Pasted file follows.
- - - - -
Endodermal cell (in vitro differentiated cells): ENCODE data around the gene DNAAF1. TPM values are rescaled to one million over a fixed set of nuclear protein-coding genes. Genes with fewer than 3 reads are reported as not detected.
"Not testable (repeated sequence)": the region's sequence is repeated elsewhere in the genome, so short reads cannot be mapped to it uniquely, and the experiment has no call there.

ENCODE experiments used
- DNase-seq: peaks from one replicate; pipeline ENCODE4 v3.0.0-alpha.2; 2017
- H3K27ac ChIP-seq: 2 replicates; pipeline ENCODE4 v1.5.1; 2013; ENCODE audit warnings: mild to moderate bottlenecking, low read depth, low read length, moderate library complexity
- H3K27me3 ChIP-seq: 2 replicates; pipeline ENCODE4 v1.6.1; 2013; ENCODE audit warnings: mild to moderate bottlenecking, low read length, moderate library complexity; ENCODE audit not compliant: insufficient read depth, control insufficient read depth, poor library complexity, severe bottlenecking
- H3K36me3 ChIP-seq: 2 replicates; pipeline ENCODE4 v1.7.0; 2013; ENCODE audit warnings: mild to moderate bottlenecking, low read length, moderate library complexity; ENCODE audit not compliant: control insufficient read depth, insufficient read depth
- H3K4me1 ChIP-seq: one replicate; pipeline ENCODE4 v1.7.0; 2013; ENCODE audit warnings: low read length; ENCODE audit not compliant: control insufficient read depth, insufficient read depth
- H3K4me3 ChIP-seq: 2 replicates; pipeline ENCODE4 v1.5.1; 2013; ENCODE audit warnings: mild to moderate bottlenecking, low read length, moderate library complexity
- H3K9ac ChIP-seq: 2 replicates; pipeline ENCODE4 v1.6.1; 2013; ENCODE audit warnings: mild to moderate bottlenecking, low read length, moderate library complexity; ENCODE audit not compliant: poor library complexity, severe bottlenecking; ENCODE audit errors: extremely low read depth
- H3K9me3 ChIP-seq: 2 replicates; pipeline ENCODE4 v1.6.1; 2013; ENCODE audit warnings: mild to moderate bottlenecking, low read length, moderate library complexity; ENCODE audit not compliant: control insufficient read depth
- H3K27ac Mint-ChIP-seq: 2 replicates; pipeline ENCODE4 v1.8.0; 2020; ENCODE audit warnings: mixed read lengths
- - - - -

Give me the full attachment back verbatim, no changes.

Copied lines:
Endodermal cell (in vitro differentiated cells): ENCODE data around the gene DNAAF1. TPM values are rescaled to one million over a fixed set of nuclear protein-coding genes. Genes with fewer than 3 reads are reported as not detected.
"Not testable (repeated sequence)": the region's sequence is repeated elsewhere in the genome, so short reads cannot be mapped to it uniquely, and the experiment has no call there.

ENCODE experiments used
- DNase-seq: peaks from one replicate; pipeline ENCODE4 v3.0.0-alpha.2; 2017
- H3K27ac ChIP-seq: 2 replicates; pipeline ENCODE4 v1.5.1; 2013; ENCODE audit warnings: mild to moderate bottlenecking, low read depth, low read length, moderate library complexity
- H3K27me3 ChIP-seq: 2 replicates; pipeline ENCODE4 v1.6.1; 2013; ENCODE audit warnings: mild to moderate bottlenecking, low read length, moderate library complexity; ENCODE audit not compliant: insufficient read depth, control insufficient read depth, poor library complexity, severe bottlenecking
- H3K36me3 ChIP-seq: 2 replicates; pipeline ENCODE4 v1.7.0; 2013; ENCODE audit warnings: mild to moderate bottlenecking, low read length, moderate library complexity; ENCODE audit not compliant: control insufficient read depth, insufficient read depth
- H3K4me1 ChIP-seq: one replicate; pipeline ENCODE4 v1.7.0; 2013; ENCODE audit warnings: low read length; ENCODE audit not compliant: control insufficient read depth, insufficient read depth
- H3K4me3 ChIP-seq: 2 replicates; pipeline ENCODE4 v1.5.1; 2013; ENCODE audit warnings: mild to moderate bottlenecking, low read length, moderate library complexity
- H3K9ac ChIP-seq: 2 replicates; pipeline ENCODE4 v1.6.1; 2013; ENCODE audit warnings: mild to moderate bottlenecking, low read length, moderate library complexity; ENCODE audit not compliant: poor library complexity, severe bottlenecking; ENCODE audit errors: extremely low read depth
- H3K9me3 ChIP-seq: 2 replicates; pipeline ENCODE4 v1.6.1; 2013; ENCODE audit warnings: mild to moderate bottlenecking, low read length, moderate library complexity; ENCODE audit not compliant: control insufficient read depth
- H3K27ac Mint-ChIP-seq: 2 replicates; pipeline ENCODE4 v1.8.0; 2020; ENCODE audit warnings: mixed read lengths